Sometimes salespeople call to your door selling products and services. This is known as a door-to-door sale or doorstep selling. These salespeople often represent a business like a gas or electricity company or they may be a tradesperson themselves, offering you services such as housekeeping or gardening. It can be hard to resist if it seems like a good deal, but you should always do your homework before committing to anything on the spot. We have lots of useful information to help you make an informed decision.
What is a doorstep sale?
A doorstep sale is when you buy something or sign up to something in your home, someone else’s home or your place of work.
Examples of things you might be offered for sale at your door include:
- Gas or electricity services
- Telephone or internet services
- Housekeeping, gardening, chimney sweeping, window cleaning
- Items you might buy from home parties – for example jewellery, clothes, fake tan and cosmetics
Know your rights
You have the same rights when you buy something at the door as you do when buying in a shop. What you buy must be as described to you, fit for the intended purpose, and of merchantable quality. If something you bought is faulty, you have a right to a refund, repair or replacement.
The salesperson should treat you fairly and give you the full and correct information about the product or service being sold. They should not harass you or make you feel under any pressure to buy.
As well as these consumer rights, you also have some additional rights that are set out in law when you buy something at the door.
If a salesperson representing a business calls to your home (or workplace) uninvited, and if the goods you buy cost €50 or more, then you must be given a written cancellation form and a cancellation notice. In most cases you have the right to cancel the contract within 14 days. This is known as the “cooling-off” period. There are some exceptions when the cooling off period does not apply. For example, if you have asked for the service to begin immediately (you waive your right to the cooling off period).
The cancellation notice must:
- Be clear and easy to read, and not hidden away in small print
- Include the name of the business
- Give the name and address of a person that the cancellation form should be sent to
- Give a reference number or other details that makes the contract or offer easily identifiable
- Indicate that you have the right to cancel the contract, and that you can do so by delivering or sending a written cancellation form to the person named within 14 days of making the contract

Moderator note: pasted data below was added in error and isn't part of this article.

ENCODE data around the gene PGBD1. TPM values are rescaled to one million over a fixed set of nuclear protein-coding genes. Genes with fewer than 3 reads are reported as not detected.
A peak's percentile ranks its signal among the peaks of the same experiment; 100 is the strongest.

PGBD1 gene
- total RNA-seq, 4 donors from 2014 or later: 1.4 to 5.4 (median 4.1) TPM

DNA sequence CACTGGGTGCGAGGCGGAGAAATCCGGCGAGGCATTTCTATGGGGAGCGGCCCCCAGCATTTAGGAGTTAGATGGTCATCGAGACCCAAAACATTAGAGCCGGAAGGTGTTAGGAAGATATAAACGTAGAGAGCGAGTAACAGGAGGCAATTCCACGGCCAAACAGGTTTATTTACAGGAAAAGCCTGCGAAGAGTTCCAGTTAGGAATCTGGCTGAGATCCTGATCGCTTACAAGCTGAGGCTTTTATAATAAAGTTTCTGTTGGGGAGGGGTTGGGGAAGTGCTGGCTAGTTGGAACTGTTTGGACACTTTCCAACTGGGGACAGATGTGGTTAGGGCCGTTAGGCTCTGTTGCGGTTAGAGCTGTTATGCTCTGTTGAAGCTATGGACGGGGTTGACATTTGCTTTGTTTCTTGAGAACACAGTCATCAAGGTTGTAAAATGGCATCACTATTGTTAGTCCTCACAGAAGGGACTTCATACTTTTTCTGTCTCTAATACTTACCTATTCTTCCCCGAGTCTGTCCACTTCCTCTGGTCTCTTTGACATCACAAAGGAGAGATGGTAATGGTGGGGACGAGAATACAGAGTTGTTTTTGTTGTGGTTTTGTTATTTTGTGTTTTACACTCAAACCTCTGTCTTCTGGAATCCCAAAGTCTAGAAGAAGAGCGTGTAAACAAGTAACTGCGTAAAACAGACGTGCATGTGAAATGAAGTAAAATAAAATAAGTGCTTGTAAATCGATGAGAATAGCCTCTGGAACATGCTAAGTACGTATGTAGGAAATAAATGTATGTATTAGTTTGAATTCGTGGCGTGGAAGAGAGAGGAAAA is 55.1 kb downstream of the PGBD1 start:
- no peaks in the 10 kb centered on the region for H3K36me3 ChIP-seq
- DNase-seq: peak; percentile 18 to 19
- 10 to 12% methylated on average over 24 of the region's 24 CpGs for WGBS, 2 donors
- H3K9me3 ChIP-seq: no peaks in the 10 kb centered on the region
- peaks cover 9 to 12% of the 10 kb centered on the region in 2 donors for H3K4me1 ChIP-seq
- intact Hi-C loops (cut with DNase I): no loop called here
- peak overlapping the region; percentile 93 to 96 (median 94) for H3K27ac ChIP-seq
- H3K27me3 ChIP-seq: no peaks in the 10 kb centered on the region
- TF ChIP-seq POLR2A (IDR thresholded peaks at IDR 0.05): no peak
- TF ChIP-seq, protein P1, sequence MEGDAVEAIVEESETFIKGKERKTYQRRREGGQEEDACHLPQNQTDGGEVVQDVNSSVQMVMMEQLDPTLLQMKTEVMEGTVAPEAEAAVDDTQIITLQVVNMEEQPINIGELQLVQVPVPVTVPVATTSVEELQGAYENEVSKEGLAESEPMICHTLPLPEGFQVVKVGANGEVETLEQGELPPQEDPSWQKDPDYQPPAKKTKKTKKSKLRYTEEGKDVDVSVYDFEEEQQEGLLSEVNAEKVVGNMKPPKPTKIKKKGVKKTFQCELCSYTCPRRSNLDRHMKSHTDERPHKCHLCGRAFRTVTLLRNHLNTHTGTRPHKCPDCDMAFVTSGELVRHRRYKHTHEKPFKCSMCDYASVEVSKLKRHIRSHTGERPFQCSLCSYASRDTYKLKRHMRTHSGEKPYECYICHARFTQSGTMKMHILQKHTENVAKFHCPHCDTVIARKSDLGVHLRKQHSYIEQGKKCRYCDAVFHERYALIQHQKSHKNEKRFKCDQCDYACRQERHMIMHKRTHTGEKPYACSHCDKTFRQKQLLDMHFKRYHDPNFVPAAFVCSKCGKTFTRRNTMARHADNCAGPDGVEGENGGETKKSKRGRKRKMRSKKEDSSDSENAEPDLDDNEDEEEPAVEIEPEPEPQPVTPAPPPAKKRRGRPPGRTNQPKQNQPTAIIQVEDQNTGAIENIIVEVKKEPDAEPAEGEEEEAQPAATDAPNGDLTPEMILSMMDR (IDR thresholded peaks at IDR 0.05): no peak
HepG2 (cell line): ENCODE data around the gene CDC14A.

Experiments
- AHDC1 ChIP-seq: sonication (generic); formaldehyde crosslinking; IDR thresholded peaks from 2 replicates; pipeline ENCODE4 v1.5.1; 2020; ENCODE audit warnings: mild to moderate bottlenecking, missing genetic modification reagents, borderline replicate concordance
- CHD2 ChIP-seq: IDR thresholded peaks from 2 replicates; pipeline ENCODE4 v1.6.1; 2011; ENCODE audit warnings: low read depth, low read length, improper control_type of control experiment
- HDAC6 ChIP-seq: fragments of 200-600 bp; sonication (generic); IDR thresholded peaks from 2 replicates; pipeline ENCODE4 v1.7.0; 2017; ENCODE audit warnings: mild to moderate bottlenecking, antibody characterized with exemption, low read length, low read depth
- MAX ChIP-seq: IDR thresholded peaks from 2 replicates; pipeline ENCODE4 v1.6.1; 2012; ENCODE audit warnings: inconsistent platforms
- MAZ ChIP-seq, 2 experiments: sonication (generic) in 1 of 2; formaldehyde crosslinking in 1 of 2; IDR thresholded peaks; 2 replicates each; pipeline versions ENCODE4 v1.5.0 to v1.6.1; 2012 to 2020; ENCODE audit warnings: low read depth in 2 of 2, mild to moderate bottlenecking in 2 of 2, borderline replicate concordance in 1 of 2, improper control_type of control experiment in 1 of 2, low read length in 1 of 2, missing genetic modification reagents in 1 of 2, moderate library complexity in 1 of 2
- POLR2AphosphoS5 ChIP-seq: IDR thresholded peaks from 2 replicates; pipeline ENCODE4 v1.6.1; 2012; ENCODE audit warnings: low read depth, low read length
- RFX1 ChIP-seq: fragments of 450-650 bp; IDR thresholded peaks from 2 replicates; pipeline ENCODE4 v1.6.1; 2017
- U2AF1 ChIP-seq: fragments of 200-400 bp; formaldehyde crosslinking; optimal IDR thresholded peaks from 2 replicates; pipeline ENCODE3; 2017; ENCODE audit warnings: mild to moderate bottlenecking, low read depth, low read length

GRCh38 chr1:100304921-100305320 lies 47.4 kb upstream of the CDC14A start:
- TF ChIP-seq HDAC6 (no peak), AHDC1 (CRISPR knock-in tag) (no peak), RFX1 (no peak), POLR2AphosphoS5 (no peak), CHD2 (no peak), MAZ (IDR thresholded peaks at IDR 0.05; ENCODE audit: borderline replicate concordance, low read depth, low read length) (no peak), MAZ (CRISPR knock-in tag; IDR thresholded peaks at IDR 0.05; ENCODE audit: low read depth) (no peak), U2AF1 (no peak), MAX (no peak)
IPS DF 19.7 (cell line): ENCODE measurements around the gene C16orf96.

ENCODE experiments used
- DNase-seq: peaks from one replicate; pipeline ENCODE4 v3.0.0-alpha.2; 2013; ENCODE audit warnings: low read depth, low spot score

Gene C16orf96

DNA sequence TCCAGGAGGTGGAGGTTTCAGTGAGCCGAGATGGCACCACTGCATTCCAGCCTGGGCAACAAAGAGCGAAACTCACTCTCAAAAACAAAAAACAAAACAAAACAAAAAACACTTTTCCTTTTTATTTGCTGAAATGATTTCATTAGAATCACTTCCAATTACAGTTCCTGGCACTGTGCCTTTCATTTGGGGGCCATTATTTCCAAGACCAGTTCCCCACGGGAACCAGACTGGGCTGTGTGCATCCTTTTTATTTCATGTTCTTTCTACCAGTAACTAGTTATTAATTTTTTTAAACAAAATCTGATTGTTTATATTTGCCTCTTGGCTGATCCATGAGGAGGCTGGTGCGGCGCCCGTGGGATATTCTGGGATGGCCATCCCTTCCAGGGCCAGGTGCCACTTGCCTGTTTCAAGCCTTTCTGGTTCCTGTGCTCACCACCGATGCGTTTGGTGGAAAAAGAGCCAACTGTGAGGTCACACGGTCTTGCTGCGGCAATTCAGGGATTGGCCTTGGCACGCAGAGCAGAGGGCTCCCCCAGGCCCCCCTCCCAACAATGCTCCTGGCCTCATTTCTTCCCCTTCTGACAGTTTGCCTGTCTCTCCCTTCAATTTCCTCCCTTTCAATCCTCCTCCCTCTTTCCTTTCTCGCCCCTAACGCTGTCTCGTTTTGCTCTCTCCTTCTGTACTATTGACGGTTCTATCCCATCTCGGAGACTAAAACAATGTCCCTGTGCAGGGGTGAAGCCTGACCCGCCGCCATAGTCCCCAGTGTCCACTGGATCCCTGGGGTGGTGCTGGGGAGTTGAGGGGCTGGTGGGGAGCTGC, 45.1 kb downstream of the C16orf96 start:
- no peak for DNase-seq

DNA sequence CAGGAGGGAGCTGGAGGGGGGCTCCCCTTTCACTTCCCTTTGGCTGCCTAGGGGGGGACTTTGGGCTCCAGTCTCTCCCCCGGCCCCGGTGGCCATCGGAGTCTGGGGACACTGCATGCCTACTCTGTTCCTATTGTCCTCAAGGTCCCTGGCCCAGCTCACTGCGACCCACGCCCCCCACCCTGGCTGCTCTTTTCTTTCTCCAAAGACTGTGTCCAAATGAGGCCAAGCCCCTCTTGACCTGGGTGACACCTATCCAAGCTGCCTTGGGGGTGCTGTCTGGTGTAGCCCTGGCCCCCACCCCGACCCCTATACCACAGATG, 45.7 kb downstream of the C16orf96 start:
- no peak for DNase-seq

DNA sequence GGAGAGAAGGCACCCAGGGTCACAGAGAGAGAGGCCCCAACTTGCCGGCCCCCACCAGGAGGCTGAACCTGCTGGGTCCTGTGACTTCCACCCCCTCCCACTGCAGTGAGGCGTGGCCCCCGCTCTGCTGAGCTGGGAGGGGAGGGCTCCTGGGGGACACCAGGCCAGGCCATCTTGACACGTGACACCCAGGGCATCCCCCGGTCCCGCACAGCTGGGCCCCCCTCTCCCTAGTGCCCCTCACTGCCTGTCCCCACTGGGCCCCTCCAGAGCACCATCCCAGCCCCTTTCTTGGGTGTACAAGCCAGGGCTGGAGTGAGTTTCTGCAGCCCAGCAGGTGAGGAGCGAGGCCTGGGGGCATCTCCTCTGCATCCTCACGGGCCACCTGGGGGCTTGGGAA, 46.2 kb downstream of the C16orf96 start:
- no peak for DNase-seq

- State the date that the notice was given to you
If the salesperson is not clear about how to cancel, do not agree to buy or sign up with them until you are satisfied about how and when you can cancel.
Ask for identification
When a salesperson calls to your door you should ask them for photo identification. This should include their name and the name of the company they are representing.
It is very important that you are satisfied as to the identity of the salesperson. There are many reputable businesses offering goods and services but there is also the chance that the caller is bogus and is using a cover story to defraud or steal from you.
If you are not satisfied that they are who they say they are, check their identity by ringing their company using a number from the phonebook, or search for it online – do not accept a number they give you.
If you feel threatened or think the caller is not legitimate you should immediately report them to the Gardaí.
Tradespeople offering their services may not have identification, so it is very important that you are happy that the person is trustworthy before using their services. Ask neighbours for recommendations and see our information on tradespeople.
Don’t be rushed
Take your time before you commit to buying anything. Salespeople may encourage you to sign up now with “one-day only offers” or offering you a “special discount if you sign today”. Don’t be pressurised into making a decision unless you’re absolutely sure. If you feel pressurised ask the salesperson to leave.
Remember, this is a business transaction and you don’t need to treat the seller like a friend or feel guilty for refusing what is being offered, or taking time to think about it. Make sure that the offer is good value for you and suits your needs. Shop around for similar products or services to see if you are getting the best deal available.
If you’re not sure whether or not you want to sign up to a service, ask for some written material you can read later and don’t sign anything until you have had time to read over the offer and understand it.
Also, make sure you are aware of the total cost to you, the length of any contract you are signing and the other terms and conditions of the contract.
Get it in writing
If you are trying to compare a new offer with your current service, it is important that you fully understand the new offer, including any restrictions. Remember – if it sounds too good to be true, it probably is.
Ask the salesperson for a copy of the offer or a brochure. If they do not give you this information, consider not buying the offer until they do, or until you review the details on the company’s website.
If you do make the purchase, be sure to get a receipt for the goods or a copy of the contract and keep it somewhere safe. If you are getting work done in your home, such as getting your house painted or gutters cleaned, get a written quote detailing the work to be done and how much it will cost.
Later, if you feel that you were misled about the product or service, it will be more difficult to pursue a complaint if you do not have written documentation.